Integrating fork lift trucks with RFID
12 June 2019
RFID IS widely used by logistics and distribution companies to track goods, containers or pallets.
It provides a way of quickly and accurately locating and identifying things. But control of the goods isn’t the only use that RFID is finding in logistics and distribution.
The control of fork lift trucks within and around distribution centres is an important issue for warehousing and logistics organisations. Improved control of automated and manned handling equipment allows greater customisation of the equipment within the application to improve productivity. Hyster-Yale Materials Handling, the manufacturer of Hyster and Yale fork lift trucks, devised an innovative way to improve the control and management of materials handling equipment.
Using RFID, they found a more intelligent, more efficient way of letting their trucks know just where they were in relation to the world around them. Working with CoreRFID, they created a truck movement control system that identifies a truck’s location within a warehouse and uses that information to control the truck’s operation, acting as driver aids for the operator, providing a more relaxed operation and increase in productivity.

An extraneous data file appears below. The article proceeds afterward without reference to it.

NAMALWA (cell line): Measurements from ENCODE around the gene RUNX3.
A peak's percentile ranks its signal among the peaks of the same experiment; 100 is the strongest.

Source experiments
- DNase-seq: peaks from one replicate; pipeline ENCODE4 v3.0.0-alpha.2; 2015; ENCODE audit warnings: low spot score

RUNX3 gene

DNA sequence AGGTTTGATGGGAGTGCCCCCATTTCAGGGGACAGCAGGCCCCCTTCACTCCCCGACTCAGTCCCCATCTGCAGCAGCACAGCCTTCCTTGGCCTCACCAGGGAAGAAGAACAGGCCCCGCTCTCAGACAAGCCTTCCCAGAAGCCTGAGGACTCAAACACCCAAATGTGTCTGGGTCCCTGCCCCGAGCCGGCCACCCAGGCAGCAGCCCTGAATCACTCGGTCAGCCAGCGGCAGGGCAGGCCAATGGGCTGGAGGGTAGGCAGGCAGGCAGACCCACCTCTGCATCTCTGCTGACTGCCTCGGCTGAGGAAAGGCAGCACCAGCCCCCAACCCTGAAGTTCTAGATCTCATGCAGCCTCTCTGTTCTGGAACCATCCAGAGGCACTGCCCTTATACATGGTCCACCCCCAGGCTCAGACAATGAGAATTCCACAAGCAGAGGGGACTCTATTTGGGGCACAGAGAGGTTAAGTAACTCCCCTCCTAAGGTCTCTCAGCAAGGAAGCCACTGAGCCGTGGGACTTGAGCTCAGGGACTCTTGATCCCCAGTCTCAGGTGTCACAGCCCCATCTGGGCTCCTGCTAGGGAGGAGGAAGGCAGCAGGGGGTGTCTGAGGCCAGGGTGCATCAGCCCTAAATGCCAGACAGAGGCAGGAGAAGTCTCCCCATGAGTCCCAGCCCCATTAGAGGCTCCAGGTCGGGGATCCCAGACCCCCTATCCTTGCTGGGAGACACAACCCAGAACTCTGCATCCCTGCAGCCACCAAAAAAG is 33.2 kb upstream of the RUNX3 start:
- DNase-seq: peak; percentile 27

Improving productivity in warehouses
Hyster-Yale is one of the world’s leading suppliers of fork lift trucks and similar materials handling equipment. From its years of experience, Hyster-Yale has built up an understanding of the factors that cause truck down-time and otherwise reduce the productivity of warehouse handling equipment fleets. Trucks have to operate in locations where speed restrictions apply and where load handling limits have to be observed as well. Distribution and Logistic companies are looking to increase productivity and reduce down time while providing an ergonomic work place for their operators. Having driver aids that can assist the operator provides many of these features.
Modern trucks have on-board electronics to assist the operator in proper use, but to be most effective; these systems depend on knowing the truck’s location. Various methods had been tried to allow the truck’s on-board communication system to understand the warehouse surroundings. While in the future a solution based on artificial intelligence and visual sensing might prove practical, today, the best solution to the problem has proven to be based on the use of RFID.
As a result, Hyster-Yale offers a range of RFID-equipped trucks that can sense their position and limit truck operations such as speed or load lift height depending on where the truck is in the warehouse.
Hyster-Yale started working with the technology in 2010, choosing CoreRFID as their technology partner with the RFID expertise to help them create the best solution for Hyster-Yale clients, worldwide. Installations of systems using the RFID enabled system started in 2013 and the two companies have worked together ever since.
How RFID helps Hyster-Yale’s clients